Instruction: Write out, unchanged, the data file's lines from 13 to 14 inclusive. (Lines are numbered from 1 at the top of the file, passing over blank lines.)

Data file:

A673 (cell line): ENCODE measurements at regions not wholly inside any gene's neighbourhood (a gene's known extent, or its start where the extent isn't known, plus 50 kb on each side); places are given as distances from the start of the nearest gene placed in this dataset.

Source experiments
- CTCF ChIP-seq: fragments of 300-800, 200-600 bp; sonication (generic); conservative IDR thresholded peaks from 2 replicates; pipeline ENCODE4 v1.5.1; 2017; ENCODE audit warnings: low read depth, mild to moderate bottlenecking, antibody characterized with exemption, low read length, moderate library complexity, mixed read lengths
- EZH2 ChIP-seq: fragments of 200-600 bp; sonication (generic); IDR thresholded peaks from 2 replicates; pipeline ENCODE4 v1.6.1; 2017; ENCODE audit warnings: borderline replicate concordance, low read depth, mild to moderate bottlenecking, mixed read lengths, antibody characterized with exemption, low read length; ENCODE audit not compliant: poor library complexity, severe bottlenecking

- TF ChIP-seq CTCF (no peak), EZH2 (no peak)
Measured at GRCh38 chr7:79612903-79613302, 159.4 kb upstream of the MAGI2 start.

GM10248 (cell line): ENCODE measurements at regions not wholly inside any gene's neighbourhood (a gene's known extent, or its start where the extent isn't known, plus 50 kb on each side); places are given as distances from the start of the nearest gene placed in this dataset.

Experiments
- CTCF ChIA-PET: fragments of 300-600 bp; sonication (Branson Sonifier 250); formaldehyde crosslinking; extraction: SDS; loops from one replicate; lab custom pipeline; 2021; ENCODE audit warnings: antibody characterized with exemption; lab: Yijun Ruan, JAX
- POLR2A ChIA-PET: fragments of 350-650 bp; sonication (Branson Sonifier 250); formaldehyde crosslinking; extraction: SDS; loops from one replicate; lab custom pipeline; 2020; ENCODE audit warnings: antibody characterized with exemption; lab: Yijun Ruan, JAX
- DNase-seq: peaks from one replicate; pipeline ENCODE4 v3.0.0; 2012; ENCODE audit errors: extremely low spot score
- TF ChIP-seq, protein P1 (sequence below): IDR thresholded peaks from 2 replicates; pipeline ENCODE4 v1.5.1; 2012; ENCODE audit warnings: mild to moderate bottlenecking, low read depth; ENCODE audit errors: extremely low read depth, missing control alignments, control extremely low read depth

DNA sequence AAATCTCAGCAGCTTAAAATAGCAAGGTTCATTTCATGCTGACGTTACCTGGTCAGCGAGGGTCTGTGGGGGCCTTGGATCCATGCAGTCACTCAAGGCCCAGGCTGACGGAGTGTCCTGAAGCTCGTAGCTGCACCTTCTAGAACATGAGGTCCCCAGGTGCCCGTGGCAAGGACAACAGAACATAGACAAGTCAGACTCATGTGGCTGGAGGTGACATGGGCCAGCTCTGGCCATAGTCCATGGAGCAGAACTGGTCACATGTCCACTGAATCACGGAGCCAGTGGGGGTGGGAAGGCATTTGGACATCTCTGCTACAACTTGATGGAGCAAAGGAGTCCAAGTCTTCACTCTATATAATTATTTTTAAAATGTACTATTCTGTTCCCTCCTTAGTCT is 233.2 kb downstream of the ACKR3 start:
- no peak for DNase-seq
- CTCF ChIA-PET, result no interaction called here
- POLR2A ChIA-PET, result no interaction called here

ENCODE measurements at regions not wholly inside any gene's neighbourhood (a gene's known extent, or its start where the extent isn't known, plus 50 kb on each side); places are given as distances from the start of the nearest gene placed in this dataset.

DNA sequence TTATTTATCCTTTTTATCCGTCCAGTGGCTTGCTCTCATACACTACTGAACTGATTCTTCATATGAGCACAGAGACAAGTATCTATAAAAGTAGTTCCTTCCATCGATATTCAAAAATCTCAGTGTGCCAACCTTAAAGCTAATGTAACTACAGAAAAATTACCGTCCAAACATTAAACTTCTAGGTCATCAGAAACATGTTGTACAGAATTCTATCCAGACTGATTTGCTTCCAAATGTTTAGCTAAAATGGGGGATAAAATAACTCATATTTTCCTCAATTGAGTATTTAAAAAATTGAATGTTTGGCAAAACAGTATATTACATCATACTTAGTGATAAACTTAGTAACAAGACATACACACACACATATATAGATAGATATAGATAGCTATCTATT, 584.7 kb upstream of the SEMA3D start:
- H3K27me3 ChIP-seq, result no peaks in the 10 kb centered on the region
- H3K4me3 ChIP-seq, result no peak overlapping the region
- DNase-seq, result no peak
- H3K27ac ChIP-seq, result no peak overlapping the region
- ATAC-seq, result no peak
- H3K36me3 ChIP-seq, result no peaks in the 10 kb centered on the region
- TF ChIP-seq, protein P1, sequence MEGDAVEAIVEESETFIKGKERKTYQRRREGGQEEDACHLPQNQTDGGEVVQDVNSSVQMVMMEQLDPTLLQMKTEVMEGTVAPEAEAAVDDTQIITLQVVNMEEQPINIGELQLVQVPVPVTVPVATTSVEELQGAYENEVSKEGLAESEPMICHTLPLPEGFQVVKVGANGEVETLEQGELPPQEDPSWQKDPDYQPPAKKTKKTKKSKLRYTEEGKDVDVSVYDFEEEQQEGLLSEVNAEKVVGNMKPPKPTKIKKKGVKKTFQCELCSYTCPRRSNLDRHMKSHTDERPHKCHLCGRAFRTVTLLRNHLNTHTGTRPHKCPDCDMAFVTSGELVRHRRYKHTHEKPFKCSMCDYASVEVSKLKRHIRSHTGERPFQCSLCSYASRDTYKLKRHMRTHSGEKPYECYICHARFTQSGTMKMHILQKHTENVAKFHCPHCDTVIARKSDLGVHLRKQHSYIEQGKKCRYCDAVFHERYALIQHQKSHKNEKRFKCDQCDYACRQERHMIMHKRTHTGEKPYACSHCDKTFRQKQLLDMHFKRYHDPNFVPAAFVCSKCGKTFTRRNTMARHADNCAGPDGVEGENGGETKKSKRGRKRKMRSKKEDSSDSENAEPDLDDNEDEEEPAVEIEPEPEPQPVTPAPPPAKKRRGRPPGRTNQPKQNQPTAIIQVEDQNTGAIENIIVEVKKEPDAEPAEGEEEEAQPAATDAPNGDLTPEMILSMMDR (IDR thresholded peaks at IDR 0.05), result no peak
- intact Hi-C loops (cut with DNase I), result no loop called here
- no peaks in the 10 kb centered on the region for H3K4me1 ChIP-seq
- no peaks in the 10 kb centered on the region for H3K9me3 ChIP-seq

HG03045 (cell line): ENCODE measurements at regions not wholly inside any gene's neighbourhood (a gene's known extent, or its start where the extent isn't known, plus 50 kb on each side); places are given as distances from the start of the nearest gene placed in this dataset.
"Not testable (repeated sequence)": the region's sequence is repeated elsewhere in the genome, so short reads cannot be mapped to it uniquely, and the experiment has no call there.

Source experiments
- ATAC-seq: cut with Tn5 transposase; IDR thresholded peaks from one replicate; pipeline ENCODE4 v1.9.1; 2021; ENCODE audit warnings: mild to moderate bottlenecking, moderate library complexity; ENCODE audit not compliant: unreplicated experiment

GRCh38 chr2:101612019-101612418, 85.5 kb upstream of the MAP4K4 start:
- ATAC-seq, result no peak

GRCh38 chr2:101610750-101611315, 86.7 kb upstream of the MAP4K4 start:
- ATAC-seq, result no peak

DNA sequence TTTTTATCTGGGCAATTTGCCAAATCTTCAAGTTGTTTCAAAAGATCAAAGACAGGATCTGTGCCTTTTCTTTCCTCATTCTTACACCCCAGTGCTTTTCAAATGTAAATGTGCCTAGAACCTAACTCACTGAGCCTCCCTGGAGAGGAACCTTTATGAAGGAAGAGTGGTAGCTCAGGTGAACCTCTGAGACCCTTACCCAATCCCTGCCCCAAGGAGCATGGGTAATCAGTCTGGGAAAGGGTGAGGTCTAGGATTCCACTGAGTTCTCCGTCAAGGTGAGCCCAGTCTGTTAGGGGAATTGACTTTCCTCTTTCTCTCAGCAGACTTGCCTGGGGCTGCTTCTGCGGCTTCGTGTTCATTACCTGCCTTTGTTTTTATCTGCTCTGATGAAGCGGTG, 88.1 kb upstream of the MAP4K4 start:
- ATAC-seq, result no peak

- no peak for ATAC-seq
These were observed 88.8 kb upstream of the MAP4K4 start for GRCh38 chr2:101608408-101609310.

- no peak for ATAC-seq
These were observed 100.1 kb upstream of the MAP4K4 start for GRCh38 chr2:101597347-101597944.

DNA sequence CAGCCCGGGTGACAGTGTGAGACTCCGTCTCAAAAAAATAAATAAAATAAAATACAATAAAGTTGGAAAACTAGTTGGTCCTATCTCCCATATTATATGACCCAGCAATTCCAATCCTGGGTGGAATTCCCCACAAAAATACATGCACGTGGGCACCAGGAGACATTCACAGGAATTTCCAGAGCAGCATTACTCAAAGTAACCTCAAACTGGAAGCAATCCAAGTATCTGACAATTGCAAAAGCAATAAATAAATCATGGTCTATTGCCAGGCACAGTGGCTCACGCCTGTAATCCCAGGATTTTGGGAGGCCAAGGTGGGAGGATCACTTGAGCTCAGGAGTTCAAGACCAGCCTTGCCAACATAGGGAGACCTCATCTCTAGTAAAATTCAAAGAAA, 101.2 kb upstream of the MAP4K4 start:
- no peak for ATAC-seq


DNA sequence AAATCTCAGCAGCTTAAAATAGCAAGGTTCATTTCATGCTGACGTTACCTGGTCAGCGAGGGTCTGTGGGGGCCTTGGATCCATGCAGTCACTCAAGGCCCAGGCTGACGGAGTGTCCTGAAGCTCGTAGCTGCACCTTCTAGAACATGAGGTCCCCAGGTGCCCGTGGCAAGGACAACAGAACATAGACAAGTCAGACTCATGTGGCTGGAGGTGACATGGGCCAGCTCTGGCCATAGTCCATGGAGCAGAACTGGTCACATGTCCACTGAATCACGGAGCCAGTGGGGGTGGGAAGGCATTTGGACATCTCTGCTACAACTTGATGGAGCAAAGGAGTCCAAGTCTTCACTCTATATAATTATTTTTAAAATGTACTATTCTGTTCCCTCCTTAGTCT is 233.2 kb downstream of the ACKR3 start:
- no peak for DNase-seq